From the rejection pile, HB 833 now returns to the Democrat-controlled legislature. For the measure to become law, it must garner a two-thirds majority vote in both chambers to overcome Governor Youngkin’s veto. The bill won nearly unanimous approval in the Senate. However, it faced a more difficult trial in the House, where it passed with mostly Democrats in favor and gathered only a few Republican supporters. Getting the two-thirds votes the measure needs to override a veto seems plausible in the Senate but will be an uphill battle in the House. A companion bill identical to HB 833, SB 115, also passed the legislature during this session but has yet to hit the governor’s desk. Chances are it awaits a similar fate and rejection from the Republican governor.

A Glimpse of What’s to Come

Although the measure has enormous support from the legislature and marijuana advocates, it is perhaps unsurprising that Governor Youngkin vetoed it. He has continued to insist in interviews that he is not interested in pressing forward with cannabis reform in Virginia. Many hoped that his non-committal statements meant he would not actively endorse marijuana legislation but wouldn’t veto reasonable measures that cross his desk, especially those with bipartisan and public support. That doesn’t seem to be the case and is making legislators and advocates nervous about what’s in store for the Commonwealth in the coming weeks.

Perhaps one of the most significant pieces of marijuana reform legislation sitting on the governor’s desk is a measure legalizing the sale of recreational marijuana, passed earlier in the legislative session. While it is true that marijuana possession and consumption are legal in Virginia, marijuana sales are not. In 2021, the Democratic legislature legalized marijuana but did not establish a legal sales marketplace, hoping to accomplish the task later. Unfortunately, when Republicans took control of the legislature, the hope of establishing a legal sales and cultivation marketplace was dashed. For years, Virginia has sat in a legal cannabis limbo where marijuana possession is legal, but marijuana sales are not.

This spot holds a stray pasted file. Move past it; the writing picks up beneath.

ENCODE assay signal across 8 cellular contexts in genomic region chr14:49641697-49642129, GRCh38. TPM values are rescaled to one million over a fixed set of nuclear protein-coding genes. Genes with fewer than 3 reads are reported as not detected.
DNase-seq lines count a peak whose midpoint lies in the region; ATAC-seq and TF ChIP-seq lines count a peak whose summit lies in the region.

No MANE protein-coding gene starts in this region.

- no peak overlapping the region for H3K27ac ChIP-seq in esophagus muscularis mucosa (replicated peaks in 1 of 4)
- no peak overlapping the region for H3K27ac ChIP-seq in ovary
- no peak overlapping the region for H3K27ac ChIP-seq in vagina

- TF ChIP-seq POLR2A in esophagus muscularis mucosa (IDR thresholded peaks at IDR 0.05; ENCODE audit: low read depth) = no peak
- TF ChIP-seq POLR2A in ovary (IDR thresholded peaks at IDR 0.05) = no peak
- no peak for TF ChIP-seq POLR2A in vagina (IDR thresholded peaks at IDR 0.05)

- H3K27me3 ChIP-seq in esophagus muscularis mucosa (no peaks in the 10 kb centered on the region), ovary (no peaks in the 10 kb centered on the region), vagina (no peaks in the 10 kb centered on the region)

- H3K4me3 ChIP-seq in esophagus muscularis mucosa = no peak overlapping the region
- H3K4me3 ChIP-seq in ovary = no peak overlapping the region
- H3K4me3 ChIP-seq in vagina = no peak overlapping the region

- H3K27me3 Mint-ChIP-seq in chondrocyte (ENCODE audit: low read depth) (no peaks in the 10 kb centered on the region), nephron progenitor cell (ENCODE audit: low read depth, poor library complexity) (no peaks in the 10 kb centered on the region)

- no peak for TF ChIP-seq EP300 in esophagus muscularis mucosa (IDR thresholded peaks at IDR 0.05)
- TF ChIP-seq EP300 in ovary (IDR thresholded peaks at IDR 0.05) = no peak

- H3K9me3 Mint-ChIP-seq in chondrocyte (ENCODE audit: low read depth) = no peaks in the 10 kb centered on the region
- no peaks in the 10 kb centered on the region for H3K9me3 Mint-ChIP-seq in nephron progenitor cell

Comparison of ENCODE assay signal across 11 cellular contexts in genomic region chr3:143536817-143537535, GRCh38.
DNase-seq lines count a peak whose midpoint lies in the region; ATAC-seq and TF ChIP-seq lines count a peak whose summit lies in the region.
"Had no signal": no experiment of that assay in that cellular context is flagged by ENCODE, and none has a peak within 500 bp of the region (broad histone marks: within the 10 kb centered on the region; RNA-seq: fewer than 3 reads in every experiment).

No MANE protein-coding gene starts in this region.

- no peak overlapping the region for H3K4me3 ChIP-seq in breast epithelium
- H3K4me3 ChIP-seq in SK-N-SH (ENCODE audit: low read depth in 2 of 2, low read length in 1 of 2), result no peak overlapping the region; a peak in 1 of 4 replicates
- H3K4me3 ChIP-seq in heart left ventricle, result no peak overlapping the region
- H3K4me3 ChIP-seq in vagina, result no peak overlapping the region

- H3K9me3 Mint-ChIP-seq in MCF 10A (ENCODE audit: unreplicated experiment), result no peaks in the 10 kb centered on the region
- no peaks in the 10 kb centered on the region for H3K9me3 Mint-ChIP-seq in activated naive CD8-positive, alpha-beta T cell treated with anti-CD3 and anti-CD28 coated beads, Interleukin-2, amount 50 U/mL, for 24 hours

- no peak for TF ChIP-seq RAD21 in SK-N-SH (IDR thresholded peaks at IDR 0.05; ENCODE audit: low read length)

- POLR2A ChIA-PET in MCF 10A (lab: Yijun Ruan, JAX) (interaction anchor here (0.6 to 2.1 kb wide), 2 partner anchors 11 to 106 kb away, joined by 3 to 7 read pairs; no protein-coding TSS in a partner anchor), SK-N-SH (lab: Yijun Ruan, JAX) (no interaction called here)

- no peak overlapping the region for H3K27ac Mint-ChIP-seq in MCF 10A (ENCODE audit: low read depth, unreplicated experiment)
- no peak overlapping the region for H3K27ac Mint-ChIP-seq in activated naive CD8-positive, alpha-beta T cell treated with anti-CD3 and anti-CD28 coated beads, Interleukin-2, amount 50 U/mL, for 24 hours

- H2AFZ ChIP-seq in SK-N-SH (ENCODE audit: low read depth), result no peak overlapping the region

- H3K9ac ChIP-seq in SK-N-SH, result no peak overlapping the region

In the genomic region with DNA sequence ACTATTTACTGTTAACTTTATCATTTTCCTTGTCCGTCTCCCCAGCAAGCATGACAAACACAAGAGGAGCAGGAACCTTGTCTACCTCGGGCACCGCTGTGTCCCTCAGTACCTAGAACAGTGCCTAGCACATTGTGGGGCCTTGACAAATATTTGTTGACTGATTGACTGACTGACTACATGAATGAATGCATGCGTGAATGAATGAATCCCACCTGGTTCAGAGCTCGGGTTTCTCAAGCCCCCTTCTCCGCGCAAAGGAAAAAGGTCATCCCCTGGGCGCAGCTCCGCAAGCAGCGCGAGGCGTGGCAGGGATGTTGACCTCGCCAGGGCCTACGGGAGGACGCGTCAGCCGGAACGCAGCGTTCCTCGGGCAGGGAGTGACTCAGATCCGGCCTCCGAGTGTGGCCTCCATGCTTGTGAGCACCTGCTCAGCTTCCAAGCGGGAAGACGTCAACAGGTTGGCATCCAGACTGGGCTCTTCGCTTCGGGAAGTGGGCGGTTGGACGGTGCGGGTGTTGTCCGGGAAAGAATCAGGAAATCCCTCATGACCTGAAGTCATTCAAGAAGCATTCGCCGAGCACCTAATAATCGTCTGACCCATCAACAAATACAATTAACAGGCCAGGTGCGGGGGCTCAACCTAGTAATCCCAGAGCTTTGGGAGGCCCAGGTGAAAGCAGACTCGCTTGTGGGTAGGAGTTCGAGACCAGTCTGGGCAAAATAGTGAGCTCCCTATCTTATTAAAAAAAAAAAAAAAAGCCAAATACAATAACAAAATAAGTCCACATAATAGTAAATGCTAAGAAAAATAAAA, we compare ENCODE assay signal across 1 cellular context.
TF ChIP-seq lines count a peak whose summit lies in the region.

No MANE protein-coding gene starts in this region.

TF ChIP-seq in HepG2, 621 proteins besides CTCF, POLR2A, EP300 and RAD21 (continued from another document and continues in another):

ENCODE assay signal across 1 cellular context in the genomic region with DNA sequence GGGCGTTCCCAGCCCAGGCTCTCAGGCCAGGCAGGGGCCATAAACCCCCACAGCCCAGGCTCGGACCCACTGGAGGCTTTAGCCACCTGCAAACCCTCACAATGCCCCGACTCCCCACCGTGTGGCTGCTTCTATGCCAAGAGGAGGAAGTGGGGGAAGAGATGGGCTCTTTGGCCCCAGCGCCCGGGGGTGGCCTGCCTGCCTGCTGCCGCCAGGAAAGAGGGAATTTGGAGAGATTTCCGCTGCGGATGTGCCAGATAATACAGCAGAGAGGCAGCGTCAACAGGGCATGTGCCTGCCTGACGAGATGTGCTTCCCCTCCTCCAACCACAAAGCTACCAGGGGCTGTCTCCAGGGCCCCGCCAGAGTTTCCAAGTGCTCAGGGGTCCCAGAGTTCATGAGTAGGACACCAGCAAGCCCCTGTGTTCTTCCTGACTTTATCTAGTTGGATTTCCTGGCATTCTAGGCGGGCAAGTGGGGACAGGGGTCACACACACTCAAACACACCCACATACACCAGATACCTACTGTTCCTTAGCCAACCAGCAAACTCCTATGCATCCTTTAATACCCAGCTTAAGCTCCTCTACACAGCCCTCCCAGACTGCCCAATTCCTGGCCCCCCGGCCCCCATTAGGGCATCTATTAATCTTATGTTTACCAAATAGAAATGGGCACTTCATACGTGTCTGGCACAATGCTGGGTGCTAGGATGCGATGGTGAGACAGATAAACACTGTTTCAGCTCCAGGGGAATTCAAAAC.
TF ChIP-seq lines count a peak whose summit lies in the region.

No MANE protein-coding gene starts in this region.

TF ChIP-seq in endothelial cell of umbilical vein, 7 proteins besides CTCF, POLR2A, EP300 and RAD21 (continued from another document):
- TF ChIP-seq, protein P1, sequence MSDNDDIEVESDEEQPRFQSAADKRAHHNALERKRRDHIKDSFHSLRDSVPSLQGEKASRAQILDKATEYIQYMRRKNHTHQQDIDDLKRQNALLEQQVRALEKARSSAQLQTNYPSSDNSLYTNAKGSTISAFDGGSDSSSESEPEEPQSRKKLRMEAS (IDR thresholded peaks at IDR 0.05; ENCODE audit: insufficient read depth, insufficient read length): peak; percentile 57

In the interim, illegal pot shops continue to pop up, selling unregulated substances to a market hungry for recreational cannabis. Some estimates suggest that the value of the unregulated and illegal cannabis market in Virginia hovers around $3 billion. These lofty sales figures could instead be directed to Virginia communities if sales were legal and taxed accordingly.

With Democrats controlling the legislature again, there was renewed energy and excitement about revisiting cannabis reform and establishing a cultivation and sales industry in Virginia. Earlier, a legalization measure that would accomplish those goals mainly passed along party lines. However, Gov. Youngkin’s recent comments and veto of House Bill 833 have many in Virginia worried about the fate of legal cannabis sales and whether the bill has enough support to overcome a potential veto.

Cannabis advocates are still hopeful that the legalization measure stands a chance of becoming law and puts Virginia in league with other states that have thriving recreational cannabis industries.